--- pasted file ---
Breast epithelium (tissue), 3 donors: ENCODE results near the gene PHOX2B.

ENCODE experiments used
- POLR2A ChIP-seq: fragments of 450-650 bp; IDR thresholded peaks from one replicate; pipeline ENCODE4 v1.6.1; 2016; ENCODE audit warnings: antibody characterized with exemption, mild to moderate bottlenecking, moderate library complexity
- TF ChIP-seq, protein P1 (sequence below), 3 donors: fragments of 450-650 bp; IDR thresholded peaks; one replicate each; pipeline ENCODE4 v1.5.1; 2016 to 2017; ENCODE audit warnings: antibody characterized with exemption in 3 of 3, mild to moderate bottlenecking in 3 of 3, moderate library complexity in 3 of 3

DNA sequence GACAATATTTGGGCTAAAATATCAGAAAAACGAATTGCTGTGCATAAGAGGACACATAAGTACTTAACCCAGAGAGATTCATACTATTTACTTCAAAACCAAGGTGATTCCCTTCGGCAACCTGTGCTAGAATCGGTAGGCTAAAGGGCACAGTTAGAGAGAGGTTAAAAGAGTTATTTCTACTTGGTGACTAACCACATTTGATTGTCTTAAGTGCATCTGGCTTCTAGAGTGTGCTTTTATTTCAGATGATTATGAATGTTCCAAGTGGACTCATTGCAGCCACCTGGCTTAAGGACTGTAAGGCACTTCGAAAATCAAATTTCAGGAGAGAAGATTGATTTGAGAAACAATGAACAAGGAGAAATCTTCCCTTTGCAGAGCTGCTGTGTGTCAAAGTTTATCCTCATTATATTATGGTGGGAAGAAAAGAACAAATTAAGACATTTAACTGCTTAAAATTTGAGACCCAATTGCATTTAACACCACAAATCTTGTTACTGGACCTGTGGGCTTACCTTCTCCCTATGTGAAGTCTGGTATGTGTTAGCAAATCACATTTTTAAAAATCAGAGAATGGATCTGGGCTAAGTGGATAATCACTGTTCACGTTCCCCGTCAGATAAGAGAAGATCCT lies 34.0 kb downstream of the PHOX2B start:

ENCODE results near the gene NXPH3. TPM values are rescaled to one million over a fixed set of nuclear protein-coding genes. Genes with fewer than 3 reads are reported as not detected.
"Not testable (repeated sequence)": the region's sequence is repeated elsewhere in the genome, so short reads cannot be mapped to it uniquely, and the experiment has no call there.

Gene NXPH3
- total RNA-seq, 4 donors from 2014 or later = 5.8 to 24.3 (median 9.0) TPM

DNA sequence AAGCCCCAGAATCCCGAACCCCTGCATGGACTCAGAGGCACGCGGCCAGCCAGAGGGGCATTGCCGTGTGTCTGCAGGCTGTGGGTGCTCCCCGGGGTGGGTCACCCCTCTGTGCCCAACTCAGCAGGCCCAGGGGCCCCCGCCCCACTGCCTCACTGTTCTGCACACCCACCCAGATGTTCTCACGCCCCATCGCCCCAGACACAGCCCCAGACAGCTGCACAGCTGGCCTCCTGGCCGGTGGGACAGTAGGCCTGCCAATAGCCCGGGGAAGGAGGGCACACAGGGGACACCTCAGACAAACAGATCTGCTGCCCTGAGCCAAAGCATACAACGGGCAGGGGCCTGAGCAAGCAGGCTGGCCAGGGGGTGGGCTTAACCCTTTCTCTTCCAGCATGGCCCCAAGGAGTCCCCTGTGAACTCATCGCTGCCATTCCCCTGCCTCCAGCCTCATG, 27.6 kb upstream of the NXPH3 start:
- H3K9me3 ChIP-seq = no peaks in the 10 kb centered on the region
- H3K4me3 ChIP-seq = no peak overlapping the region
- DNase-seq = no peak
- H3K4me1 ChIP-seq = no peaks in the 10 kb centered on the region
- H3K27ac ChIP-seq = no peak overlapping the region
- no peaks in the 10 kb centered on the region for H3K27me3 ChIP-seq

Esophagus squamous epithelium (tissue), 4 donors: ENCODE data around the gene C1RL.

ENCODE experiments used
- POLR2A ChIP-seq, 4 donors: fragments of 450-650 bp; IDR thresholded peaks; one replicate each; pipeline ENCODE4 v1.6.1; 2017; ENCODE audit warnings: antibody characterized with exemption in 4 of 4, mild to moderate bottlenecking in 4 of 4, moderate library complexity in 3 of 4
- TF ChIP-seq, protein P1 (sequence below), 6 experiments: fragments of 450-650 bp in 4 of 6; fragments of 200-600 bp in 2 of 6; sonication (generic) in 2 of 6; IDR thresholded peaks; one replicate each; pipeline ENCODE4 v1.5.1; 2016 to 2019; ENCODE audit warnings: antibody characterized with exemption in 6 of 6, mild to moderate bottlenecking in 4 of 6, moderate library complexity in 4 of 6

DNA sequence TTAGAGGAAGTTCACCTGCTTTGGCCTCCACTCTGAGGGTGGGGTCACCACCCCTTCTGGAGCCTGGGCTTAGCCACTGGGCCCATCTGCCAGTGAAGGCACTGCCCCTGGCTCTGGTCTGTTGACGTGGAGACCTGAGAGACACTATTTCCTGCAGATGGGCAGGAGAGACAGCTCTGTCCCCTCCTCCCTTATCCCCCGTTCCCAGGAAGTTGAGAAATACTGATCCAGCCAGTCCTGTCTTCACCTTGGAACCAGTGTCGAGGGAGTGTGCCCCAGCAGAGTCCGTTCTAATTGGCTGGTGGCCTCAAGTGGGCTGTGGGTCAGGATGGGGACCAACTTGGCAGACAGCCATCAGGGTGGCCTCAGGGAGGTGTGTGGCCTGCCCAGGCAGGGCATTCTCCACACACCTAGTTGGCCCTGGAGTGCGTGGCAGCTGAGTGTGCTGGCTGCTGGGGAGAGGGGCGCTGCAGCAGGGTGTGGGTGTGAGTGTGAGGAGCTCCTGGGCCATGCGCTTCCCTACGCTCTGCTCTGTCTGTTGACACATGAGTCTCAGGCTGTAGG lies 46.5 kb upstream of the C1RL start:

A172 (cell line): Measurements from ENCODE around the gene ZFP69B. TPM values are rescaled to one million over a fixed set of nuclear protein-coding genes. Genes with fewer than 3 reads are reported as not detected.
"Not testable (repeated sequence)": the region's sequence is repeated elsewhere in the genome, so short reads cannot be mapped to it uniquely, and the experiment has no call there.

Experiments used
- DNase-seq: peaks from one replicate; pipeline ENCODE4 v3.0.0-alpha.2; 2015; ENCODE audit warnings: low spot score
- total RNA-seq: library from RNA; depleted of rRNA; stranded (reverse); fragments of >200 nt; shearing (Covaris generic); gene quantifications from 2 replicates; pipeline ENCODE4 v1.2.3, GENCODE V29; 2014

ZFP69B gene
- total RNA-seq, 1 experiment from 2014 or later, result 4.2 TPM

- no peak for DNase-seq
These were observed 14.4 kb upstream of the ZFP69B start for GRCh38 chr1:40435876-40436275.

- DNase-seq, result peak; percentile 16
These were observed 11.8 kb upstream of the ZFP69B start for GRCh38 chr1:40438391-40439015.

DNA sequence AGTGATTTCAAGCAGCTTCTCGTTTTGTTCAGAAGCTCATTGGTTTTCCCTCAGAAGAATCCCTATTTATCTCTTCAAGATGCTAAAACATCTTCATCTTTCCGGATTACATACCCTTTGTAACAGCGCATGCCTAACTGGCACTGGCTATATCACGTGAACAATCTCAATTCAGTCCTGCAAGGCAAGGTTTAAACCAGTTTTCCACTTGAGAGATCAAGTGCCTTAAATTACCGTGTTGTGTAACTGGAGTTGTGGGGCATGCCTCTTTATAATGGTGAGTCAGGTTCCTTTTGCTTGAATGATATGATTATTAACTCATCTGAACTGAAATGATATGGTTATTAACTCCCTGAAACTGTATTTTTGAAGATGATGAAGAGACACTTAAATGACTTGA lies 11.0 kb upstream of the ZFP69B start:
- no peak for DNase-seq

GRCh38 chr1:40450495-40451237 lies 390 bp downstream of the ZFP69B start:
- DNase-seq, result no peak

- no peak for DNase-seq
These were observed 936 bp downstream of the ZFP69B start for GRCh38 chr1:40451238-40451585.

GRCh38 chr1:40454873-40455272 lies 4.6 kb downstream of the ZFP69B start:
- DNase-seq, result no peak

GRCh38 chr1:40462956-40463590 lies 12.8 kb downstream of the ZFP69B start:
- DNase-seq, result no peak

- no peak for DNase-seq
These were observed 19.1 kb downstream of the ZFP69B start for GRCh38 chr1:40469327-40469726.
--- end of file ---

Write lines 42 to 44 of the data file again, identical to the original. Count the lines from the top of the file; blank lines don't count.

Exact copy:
- DNase-seq, result no peak

- no peak for DNase-seq
These were observed 19.1 kb downstream of the ZFP69B start for GRCh38 chr1:40469327-40469726.